The Biochemist Blog

Let the Trojan vesicles in

By Paulo Szwarc, Federal University of Paraná, Brazil

Cancer sure is tricky. We try to starve it, cut it, stress it out of our bodies. We even bombard it with radiation until it dies. And yet, not due to lack of trying, many times we lose the fight. It escapes, evades our resistance. Its overly mutational nature leads it to adapt, dodging the deadly effects of chemotherapeutics. Not only that, but the lack of selectivity in many treatments means that while we harm the tumour, we also wreak havoc to our own healthy cells. It makes the battle much harder.

Where are all the trans scientists?

By Dorieke Grijseels, University of Sussex

Today (March 31) marks International Transgender Day of Visibility. This day is dedicated to showing the incredible diversity of the trans community. This community is often lumped together with the other parts of the LGBT+ community, but is unique in its challenges and achievements, which should be celebrated. Although we’ve got a long way to go, more and more trans people are getting positive representation in the media, be that actor Alex Blue, writer Juno Dawson or model Munroe Bergdorf. The question remains, where are all the trans scientists?

Voice of the Future 2018

By Adam Jellett, University of Bristol

How would politicians cope being quizzed by a room full of young scientists and engineers? That’s what I sought to find out when I travelled to Westminster to take part in Voice of the Future 2018. This event, organised by the Royal Society of Biology and in its seventh iteration, is unique in its reversing of a Select Committee meeting, where MPs hold experts and government ministers to account in various areas of policy. At Voice of the Future, it is the MPs who are questioned so that we, the scientific community, can gain a better understanding of the world of policy and their views on UK science. Can we change their opinions? Can they change ours?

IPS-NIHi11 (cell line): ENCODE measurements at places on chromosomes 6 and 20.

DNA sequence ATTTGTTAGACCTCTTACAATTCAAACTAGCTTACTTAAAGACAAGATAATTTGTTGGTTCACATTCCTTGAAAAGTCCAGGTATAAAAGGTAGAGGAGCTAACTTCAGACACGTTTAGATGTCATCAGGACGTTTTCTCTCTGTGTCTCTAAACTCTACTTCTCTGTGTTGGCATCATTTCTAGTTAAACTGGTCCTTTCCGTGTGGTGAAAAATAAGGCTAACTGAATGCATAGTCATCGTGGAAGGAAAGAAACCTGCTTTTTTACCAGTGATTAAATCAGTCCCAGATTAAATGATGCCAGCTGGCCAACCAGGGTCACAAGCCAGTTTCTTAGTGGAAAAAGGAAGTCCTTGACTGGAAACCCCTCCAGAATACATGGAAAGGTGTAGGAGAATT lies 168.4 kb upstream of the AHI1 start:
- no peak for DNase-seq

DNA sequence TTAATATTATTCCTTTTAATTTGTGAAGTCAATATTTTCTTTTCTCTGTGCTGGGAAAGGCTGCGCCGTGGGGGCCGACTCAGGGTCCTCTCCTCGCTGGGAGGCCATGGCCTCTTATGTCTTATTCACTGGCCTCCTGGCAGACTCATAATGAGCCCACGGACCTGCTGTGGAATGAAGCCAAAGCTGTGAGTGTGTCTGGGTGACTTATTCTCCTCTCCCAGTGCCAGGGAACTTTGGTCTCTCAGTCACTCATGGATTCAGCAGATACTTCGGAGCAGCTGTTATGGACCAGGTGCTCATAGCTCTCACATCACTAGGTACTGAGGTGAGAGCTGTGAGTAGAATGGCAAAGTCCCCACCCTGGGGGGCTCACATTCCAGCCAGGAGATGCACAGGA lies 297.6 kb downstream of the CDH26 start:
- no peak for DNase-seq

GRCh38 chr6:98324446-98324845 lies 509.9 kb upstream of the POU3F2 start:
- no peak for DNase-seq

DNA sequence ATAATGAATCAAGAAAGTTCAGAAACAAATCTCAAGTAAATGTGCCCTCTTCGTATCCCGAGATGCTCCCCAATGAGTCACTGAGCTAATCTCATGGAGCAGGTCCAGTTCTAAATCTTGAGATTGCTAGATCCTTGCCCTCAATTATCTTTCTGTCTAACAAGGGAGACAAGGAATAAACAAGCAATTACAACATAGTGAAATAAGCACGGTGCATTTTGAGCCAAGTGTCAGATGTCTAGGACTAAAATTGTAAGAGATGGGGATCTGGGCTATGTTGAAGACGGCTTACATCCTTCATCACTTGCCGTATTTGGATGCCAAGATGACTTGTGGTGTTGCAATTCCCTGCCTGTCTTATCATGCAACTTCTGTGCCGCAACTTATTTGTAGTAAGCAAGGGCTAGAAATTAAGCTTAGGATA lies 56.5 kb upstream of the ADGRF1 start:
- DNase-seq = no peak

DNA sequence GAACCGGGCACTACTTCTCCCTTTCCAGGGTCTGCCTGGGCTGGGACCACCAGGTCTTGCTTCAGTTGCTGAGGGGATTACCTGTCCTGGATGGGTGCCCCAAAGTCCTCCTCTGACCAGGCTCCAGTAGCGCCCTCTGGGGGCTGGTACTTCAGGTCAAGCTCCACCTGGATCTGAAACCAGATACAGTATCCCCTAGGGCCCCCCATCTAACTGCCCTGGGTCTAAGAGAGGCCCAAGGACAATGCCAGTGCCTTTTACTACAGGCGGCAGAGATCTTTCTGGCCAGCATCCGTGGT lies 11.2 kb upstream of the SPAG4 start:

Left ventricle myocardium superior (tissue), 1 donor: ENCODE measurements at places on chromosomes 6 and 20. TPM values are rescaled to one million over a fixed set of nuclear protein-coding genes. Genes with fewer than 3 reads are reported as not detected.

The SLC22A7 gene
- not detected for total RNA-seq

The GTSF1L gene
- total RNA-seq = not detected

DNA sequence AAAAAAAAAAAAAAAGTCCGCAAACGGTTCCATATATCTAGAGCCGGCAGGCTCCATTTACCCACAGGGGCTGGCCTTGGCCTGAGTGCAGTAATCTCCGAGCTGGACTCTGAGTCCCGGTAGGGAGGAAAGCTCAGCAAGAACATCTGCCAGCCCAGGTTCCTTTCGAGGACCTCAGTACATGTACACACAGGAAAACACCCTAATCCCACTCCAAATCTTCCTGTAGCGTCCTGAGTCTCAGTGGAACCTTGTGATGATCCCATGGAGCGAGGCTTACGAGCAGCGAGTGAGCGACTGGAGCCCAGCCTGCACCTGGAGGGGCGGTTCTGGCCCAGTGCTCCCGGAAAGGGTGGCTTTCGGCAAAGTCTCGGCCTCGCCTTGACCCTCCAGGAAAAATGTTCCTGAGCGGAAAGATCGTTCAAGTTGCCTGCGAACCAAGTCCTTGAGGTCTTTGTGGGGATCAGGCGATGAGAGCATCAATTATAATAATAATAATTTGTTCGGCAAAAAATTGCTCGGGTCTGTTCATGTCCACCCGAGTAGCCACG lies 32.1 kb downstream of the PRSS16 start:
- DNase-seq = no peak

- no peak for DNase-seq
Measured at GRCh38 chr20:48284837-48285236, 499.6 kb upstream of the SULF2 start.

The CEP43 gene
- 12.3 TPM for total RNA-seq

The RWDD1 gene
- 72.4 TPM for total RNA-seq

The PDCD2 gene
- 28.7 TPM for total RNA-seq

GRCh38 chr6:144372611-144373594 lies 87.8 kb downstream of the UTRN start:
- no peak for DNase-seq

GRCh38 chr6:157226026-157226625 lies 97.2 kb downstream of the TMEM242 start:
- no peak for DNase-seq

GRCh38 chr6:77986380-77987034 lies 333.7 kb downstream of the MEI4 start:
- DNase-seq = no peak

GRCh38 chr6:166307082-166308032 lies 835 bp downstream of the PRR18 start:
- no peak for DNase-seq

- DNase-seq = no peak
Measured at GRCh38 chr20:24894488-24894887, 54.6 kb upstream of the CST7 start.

5 tips for getting into computational biology

By Fatima Vayani, King’s College London

I discovered computational biology (or bioinformatics, as it is also known) by chance during an internship when I was 17. I have always been a curious person, and from a young age was inclined to the life sciences. Having been surrounded by computers since childhood, however, I was excited by the notion of exploring nature without having to be in nature itself. Those who prefer not to work in the field or in a wet lab still have the ability to do biological research through computation!